The Court similarly finds no clear error in the Magistrate Judge's November 5th finding, incorporated into the Letter Order, that discovery related to class certification would not be unduly burdensome to Defendants and so a stay was not necessary. The Third Circuit's decision in In re Hydrogen Peroxide Antitrust Litigation, 552 F.3d 305 (3d Cir. 2008), does not compel a contrary conclusion. While it has long been recognized that class certification requires rigorous fact-finding that may touch on the merits, Newton v. Merrill Lynch, Pierce, Fenner & Smith, Inc., 259 F.3d 154, 167-69 (3d Cir 2001), neither Hydrogen Peroxide nor Newton establish that in this particular case discovery related to class certification will be unduly burdensome. This is so, not withstanding Defendants' speculation that Plaintiff may need expert testimony on damage issues relevant to class certification. The Court observes (as the Magistrate Judge made clear) that nothing in either the November 5th Oral Opinion or the March 25th Letter Opinion prevent Defendants from seeking protection from specific unduly burdensome discovery requests pursuant to the rule of proportionality under Rule 26(b)(1)(C), Fed. R. Civ. P., rather than blanket protection from all discovery.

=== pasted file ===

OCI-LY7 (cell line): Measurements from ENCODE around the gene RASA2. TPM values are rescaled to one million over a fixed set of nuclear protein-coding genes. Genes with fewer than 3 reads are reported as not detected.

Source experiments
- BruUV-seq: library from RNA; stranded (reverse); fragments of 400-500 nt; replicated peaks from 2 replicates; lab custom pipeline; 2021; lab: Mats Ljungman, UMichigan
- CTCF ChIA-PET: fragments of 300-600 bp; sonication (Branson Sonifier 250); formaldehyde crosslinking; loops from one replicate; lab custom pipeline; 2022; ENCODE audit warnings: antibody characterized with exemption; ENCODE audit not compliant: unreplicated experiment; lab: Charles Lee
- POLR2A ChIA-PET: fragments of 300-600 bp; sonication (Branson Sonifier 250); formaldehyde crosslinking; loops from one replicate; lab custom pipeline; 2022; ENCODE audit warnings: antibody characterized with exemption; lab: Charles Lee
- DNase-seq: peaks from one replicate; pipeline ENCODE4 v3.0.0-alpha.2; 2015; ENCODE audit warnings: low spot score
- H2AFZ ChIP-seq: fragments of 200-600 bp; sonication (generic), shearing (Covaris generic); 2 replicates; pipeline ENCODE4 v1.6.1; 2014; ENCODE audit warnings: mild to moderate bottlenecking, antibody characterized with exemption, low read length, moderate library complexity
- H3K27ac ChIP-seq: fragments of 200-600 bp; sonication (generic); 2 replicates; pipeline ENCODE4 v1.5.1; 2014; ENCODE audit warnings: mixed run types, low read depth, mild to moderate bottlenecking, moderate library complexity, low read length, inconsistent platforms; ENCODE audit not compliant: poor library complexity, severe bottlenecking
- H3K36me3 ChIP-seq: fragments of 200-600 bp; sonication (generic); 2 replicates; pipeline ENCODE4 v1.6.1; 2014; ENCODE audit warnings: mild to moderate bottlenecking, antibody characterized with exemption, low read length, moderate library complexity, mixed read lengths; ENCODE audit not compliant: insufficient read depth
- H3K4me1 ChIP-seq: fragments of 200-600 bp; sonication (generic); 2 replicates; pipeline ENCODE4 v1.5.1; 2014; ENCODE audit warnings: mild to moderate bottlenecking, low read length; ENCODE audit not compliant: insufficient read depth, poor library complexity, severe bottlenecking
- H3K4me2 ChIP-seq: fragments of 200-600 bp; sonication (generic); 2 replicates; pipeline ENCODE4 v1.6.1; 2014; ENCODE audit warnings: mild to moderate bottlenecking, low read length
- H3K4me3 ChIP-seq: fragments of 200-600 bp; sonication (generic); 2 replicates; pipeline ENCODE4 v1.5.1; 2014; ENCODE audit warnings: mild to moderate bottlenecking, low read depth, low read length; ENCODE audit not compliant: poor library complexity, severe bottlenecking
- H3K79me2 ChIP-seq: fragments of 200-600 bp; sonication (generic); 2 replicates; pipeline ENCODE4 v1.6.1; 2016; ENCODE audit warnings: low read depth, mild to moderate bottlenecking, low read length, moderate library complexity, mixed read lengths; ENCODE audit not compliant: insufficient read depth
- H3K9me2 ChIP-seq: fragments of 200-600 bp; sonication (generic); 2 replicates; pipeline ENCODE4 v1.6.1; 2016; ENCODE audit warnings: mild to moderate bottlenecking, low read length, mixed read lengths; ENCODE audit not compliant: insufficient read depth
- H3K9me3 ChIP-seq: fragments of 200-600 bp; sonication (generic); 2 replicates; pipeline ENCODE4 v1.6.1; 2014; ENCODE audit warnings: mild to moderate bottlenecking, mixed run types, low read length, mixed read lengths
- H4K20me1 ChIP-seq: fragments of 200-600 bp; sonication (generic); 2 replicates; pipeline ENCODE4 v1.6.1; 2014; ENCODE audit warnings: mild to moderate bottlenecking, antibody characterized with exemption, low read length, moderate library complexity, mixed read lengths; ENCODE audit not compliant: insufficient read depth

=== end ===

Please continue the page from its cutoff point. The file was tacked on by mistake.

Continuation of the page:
Finally, the Magistrate Judge did not abuse his discretion in ultimately concluding that Defendants did not meet their burden under Rule 26(c). Plaintiff's consent to this Court's deferring judgment on Defendants' motion to dismiss until the Third Circuit rules in Holk did not waive her right to proceed with discovery and does not make the Landis standard inapplicable. Defendants, as the moving party, had the burden to show "good cause" for a stay of discovery and the Magistrate Judge found they did not meet this burden. It was not necessary for Plaintiff to submit evidence in the form of affidavits to show prejudice, see Mars, 2006 WL 3373284, at *7-8, and there was sufficient evidence in this already heavily litigated case that Plaintiff has invested substantial resources in this action (see Docket Items 1-63) and has an interest in pursuing this litigation (she has vehemently opposed all requests for a stay pending resolution of the motion to dismiss). "The power to stay a case calls for the exercise of judgment and the weighing of competing interests," Chamales, 247 F.R.D. at 456 (citing Landis, 299 U.S. at 254, and Nutraquest, Inc. v. All American Pharmaceutical & Natural Foods Corp., No. 06-186, 2007 WL 121448, at *1 (D.N.J. Jan 11, 2007)), and though the Court acknowledges the burden discovery will place on Defendants while a potentially dispositive motion is pending, the Court cannot find that the Magistrate Judge abused his discretion in weighing these factors and denying Defendants' motion for a stay.
For the foregoing reasons, the Court will affirm the Magistrate Judge's March 25, 2009 Letter Order denying Defendants' application for a stay of discovery pending resolution of the appeal in Holk. In light of this Court's decision, with consent of all parties, to defer judgment on Defendants' motion to dismiss [Docket Item 19] until the Third Circuit issues its opinion in Holk, the Court will also dismiss Defendants' motion to dismiss without prejudice to reinstatement following the opinion in Holk.
The accompanying Order will be entered.
JEROME B. SIMANDLE United States District Judge